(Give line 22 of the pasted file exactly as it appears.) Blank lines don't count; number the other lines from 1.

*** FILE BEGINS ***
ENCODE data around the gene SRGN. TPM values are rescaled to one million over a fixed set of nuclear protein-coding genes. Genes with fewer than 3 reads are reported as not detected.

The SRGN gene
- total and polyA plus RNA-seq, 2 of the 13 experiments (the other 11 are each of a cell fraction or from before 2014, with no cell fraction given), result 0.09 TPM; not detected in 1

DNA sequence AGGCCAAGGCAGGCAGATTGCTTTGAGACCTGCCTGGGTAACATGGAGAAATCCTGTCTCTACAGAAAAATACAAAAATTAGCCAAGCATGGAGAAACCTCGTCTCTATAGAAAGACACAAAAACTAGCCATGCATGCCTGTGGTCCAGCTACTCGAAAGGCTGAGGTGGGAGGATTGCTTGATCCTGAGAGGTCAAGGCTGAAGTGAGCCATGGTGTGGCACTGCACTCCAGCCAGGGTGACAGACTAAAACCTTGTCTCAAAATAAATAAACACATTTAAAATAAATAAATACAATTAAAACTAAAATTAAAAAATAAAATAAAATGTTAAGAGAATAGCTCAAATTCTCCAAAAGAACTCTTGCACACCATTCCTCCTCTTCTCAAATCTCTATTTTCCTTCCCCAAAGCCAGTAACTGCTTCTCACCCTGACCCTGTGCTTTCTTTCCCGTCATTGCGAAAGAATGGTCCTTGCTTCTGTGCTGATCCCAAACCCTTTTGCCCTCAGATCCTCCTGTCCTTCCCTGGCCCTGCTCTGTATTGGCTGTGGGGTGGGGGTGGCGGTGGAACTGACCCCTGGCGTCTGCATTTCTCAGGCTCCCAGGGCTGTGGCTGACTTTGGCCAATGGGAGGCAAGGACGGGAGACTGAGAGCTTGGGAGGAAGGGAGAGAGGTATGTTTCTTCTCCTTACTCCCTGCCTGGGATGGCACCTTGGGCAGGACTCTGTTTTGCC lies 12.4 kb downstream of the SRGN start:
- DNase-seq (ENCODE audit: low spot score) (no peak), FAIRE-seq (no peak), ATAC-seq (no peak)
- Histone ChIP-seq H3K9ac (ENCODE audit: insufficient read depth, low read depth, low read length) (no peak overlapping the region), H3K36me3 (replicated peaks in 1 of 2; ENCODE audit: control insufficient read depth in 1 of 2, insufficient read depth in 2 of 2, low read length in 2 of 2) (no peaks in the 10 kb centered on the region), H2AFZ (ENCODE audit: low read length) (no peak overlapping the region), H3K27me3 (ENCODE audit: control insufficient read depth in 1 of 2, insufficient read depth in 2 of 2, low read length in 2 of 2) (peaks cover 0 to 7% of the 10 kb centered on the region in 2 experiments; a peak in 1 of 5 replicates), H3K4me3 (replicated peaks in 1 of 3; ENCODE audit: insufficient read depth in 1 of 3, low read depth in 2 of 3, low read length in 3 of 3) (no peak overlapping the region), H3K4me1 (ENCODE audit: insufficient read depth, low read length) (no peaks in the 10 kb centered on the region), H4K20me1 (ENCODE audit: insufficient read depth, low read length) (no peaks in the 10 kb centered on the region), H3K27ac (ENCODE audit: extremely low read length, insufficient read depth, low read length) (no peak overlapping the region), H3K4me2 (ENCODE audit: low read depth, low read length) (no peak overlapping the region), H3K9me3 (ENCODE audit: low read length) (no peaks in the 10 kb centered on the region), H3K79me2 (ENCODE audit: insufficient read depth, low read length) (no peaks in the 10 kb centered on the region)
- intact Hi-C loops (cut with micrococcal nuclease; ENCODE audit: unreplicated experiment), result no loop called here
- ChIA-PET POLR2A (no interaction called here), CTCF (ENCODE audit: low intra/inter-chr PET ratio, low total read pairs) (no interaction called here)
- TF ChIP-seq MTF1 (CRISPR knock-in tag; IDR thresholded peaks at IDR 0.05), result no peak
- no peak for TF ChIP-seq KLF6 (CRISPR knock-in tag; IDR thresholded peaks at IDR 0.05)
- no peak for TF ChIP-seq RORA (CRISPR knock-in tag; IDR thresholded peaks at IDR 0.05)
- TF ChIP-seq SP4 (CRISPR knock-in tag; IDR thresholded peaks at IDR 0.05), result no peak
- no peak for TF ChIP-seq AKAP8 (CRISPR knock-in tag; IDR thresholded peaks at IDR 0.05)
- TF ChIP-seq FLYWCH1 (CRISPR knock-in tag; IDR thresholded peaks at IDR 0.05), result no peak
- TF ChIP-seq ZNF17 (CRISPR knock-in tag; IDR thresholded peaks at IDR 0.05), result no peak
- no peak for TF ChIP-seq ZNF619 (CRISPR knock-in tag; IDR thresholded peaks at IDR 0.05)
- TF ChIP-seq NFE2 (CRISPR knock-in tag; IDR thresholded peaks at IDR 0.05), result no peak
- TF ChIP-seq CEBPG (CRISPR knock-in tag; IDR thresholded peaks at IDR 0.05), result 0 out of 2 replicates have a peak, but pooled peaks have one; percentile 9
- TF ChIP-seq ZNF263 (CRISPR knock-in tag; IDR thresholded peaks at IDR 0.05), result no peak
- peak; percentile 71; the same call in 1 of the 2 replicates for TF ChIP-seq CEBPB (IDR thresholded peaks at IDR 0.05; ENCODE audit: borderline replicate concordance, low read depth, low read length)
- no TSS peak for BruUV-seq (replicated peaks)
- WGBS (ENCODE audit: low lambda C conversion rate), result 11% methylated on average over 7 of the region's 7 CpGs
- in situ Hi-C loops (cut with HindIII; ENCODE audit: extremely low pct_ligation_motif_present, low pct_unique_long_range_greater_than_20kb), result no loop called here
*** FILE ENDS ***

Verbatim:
- WGBS (ENCODE audit: low lambda C conversion rate), result 11% methylated on average over 7 of the region's 7 CpGs